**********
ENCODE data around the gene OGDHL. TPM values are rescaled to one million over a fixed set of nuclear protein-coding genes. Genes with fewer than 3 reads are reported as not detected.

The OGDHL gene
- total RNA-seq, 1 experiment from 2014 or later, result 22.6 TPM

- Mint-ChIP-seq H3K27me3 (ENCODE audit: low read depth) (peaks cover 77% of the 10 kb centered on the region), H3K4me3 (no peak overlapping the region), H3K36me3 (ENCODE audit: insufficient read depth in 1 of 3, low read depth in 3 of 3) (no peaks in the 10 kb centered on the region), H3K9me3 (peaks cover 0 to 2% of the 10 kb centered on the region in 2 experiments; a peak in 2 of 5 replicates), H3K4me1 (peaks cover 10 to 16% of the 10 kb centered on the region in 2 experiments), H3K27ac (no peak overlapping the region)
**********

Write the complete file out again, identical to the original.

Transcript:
ENCODE data around the gene OGDHL. TPM values are rescaled to one million over a fixed set of nuclear protein-coding genes. Genes with fewer than 3 reads are reported as not detected.

The OGDHL gene
- total RNA-seq, 1 experiment from 2014 or later, result 22.6 TPM

- Mint-ChIP-seq H3K27me3 (ENCODE audit: low read depth) (peaks cover 77% of the 10 kb centered on the region), H3K4me3 (no peak overlapping the region), H3K36me3 (ENCODE audit: insufficient read depth in 1 of 3, low read depth in 3 of 3) (no peaks in the 10 kb centered on the region), H3K9me3 (peaks cover 0 to 2% of the 10 kb centered on the region in 2 experiments; a peak in 2 of 5 replicates), H3K4me1 (peaks cover 10 to 16% of the 10 kb centered on the region in 2 experiments), H3K27ac (no peak overlapping the region)